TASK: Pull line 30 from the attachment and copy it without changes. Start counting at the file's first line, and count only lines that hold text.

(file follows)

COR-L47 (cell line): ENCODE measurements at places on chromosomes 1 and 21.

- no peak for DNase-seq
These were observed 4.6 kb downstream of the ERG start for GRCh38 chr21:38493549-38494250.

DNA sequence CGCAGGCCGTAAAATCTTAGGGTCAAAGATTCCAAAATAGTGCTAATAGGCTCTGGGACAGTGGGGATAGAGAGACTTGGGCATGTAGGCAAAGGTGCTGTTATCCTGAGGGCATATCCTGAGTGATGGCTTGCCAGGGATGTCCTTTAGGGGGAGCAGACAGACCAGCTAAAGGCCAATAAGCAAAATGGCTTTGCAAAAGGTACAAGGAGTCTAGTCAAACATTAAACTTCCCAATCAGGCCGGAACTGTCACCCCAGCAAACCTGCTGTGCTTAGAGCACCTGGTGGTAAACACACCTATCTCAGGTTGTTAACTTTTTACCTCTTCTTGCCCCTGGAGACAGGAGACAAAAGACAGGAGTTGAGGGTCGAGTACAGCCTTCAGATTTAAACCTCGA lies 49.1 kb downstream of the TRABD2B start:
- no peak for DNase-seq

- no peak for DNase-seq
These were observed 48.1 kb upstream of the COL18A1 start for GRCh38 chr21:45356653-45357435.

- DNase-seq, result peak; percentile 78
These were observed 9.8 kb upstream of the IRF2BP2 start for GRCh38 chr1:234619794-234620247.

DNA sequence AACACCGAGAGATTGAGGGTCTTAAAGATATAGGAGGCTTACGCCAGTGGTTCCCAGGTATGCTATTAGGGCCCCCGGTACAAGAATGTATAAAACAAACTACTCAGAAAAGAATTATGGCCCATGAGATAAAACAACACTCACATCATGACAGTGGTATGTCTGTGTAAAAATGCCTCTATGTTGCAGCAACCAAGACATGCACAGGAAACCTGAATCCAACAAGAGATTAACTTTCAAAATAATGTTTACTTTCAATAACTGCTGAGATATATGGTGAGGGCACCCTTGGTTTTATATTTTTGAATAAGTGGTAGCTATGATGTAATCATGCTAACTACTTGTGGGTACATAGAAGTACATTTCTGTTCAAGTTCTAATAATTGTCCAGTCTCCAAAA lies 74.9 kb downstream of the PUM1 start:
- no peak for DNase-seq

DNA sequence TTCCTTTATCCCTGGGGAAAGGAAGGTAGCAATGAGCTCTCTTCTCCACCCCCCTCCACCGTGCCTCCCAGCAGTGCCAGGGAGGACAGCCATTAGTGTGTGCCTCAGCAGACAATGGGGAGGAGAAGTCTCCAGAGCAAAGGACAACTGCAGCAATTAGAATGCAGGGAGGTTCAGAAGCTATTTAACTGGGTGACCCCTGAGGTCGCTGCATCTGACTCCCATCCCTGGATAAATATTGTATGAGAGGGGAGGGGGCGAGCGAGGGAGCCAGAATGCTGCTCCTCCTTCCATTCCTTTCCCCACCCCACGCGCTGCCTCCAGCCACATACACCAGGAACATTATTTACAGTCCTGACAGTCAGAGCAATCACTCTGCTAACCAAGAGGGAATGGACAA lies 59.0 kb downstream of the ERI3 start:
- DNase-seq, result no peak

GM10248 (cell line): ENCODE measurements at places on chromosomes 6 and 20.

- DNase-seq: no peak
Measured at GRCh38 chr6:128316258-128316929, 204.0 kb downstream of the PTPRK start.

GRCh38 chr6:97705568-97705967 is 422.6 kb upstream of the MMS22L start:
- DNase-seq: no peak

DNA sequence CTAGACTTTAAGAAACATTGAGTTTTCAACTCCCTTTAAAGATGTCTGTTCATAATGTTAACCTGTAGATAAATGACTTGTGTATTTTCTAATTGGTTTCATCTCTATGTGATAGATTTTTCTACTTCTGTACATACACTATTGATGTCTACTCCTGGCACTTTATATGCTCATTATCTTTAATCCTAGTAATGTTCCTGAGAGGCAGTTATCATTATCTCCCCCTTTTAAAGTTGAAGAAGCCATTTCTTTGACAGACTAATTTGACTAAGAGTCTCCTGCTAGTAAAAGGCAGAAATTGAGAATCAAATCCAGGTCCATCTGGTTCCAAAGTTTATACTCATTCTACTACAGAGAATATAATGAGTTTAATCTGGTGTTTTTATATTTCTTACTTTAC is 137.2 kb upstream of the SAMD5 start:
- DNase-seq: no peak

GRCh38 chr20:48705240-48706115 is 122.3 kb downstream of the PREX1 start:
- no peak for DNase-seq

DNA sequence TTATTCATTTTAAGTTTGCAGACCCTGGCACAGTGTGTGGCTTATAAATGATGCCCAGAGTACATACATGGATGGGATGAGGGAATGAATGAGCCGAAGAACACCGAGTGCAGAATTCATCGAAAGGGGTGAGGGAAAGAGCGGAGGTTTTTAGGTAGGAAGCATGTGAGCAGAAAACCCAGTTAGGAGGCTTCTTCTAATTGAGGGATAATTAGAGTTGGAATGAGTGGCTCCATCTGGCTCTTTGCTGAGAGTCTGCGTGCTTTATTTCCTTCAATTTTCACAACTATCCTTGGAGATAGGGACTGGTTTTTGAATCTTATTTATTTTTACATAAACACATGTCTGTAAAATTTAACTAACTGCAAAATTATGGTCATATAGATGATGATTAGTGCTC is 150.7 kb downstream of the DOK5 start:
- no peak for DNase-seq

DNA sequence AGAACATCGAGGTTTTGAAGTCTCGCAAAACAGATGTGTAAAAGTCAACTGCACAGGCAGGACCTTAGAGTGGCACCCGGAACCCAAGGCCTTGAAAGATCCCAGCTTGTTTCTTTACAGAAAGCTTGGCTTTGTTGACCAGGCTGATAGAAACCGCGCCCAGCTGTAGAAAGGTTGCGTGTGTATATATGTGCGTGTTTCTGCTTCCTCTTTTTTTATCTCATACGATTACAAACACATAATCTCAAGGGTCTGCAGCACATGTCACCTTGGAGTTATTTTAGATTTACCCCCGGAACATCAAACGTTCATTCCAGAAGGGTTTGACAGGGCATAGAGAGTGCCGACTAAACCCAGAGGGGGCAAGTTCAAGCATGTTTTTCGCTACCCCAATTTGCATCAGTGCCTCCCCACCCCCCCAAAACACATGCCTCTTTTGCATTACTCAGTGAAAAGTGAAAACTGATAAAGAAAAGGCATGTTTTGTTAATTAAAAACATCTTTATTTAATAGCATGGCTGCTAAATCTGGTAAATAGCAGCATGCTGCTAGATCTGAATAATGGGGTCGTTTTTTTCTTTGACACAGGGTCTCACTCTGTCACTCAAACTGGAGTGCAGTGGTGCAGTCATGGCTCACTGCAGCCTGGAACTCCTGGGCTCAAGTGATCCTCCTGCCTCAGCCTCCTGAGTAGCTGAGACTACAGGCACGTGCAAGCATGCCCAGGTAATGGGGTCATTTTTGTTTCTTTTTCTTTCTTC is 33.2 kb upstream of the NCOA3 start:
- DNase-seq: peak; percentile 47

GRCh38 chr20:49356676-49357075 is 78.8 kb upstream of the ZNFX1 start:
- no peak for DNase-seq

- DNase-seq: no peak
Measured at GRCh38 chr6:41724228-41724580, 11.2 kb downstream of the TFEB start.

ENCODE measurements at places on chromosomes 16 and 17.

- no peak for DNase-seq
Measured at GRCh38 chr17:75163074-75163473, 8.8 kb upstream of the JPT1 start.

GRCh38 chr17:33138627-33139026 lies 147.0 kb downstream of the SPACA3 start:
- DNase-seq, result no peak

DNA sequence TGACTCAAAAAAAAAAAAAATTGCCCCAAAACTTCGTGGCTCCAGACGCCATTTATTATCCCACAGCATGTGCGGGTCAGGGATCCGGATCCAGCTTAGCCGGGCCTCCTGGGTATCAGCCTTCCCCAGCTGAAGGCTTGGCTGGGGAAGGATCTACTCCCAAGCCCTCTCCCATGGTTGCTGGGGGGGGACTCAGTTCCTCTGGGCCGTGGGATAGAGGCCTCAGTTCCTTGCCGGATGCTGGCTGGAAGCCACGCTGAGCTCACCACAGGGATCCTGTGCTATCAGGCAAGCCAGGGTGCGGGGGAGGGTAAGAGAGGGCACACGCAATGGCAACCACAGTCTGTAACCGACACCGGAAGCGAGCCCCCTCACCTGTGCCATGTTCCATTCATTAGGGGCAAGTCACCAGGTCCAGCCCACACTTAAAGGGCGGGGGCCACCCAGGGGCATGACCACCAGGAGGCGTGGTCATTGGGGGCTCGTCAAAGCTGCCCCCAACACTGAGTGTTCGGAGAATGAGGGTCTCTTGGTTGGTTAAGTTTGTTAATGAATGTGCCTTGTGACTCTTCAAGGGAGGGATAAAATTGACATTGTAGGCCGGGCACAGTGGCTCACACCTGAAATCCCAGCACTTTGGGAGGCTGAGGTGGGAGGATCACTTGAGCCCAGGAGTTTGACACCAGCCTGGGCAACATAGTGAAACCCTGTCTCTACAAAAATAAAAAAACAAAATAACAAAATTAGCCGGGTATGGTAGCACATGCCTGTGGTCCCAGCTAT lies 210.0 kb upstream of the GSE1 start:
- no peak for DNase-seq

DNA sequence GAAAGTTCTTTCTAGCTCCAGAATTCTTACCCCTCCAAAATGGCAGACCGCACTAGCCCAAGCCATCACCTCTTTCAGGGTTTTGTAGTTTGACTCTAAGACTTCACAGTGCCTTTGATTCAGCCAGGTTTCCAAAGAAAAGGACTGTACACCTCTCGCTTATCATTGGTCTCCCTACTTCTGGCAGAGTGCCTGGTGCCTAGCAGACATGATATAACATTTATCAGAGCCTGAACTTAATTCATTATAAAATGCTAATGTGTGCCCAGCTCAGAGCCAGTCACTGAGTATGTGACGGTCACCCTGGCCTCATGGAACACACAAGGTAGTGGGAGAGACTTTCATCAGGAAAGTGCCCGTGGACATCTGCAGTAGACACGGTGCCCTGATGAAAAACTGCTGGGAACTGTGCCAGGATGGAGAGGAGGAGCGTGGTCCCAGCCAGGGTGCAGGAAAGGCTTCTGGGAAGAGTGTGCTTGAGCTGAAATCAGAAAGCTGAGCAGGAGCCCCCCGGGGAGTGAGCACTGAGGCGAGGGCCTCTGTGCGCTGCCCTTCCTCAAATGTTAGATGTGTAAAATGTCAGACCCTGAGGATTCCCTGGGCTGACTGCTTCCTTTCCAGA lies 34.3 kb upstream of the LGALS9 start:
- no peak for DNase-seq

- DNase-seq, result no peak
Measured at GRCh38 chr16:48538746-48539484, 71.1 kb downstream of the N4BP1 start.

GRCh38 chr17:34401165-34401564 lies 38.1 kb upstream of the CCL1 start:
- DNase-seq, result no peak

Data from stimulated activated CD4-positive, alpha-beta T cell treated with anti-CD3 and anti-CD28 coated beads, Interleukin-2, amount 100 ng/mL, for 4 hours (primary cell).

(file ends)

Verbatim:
Measured at GRCh38 chr6:41724228-41724580, 11.2 kb downstream of the TFEB start.